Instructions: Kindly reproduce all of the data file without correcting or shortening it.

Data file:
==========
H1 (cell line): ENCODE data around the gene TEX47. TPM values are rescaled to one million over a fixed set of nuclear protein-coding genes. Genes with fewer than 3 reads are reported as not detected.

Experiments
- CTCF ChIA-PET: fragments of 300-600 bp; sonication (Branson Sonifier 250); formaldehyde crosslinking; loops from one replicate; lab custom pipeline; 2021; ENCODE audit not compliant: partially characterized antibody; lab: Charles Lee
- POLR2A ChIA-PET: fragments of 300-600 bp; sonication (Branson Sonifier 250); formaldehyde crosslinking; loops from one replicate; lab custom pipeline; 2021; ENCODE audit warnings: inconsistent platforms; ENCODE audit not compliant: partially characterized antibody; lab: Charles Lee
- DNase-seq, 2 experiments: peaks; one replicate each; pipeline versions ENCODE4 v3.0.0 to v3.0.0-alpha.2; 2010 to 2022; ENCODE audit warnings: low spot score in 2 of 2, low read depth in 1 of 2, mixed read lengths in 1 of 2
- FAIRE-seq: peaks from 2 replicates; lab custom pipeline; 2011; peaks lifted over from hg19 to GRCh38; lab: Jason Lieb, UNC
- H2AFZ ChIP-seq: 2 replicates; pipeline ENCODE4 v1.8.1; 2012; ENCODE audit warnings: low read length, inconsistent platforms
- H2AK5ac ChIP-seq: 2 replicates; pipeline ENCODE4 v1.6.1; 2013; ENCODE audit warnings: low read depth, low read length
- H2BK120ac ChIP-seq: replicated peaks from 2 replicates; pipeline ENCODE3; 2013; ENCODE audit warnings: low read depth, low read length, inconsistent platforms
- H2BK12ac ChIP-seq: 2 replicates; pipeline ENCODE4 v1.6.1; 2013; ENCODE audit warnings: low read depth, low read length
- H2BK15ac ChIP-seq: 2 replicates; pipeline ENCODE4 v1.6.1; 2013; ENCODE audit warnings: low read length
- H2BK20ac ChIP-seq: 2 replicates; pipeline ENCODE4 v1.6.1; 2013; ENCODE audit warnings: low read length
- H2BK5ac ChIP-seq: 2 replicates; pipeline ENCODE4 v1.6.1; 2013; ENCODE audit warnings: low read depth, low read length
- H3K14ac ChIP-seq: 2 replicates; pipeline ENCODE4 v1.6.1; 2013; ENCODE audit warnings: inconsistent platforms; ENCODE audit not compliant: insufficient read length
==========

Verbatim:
H1 (cell line): ENCODE data around the gene TEX47. TPM values are rescaled to one million over a fixed set of nuclear protein-coding genes. Genes with fewer than 3 reads are reported as not detected.

Experiments
- CTCF ChIA-PET: fragments of 300-600 bp; sonication (Branson Sonifier 250); formaldehyde crosslinking; loops from one replicate; lab custom pipeline; 2021; ENCODE audit not compliant: partially characterized antibody; lab: Charles Lee
- POLR2A ChIA-PET: fragments of 300-600 bp; sonication (Branson Sonifier 250); formaldehyde crosslinking; loops from one replicate; lab custom pipeline; 2021; ENCODE audit warnings: inconsistent platforms; ENCODE audit not compliant: partially characterized antibody; lab: Charles Lee
- DNase-seq, 2 experiments: peaks; one replicate each; pipeline versions ENCODE4 v3.0.0 to v3.0.0-alpha.2; 2010 to 2022; ENCODE audit warnings: low spot score in 2 of 2, low read depth in 1 of 2, mixed read lengths in 1 of 2
- FAIRE-seq: peaks from 2 replicates; lab custom pipeline; 2011; peaks lifted over from hg19 to GRCh38; lab: Jason Lieb, UNC
- H2AFZ ChIP-seq: 2 replicates; pipeline ENCODE4 v1.8.1; 2012; ENCODE audit warnings: low read length, inconsistent platforms
- H2AK5ac ChIP-seq: 2 replicates; pipeline ENCODE4 v1.6.1; 2013; ENCODE audit warnings: low read depth, low read length
- H2BK120ac ChIP-seq: replicated peaks from 2 replicates; pipeline ENCODE3; 2013; ENCODE audit warnings: low read depth, low read length, inconsistent platforms
- H2BK12ac ChIP-seq: 2 replicates; pipeline ENCODE4 v1.6.1; 2013; ENCODE audit warnings: low read depth, low read length
- H2BK15ac ChIP-seq: 2 replicates; pipeline ENCODE4 v1.6.1; 2013; ENCODE audit warnings: low read length
- H2BK20ac ChIP-seq: 2 replicates; pipeline ENCODE4 v1.6.1; 2013; ENCODE audit warnings: low read length
- H2BK5ac ChIP-seq: 2 replicates; pipeline ENCODE4 v1.6.1; 2013; ENCODE audit warnings: low read depth, low read length
- H3K14ac ChIP-seq: 2 replicates; pipeline ENCODE4 v1.6.1; 2013; ENCODE audit warnings: inconsistent platforms; ENCODE audit not compliant: insufficient read length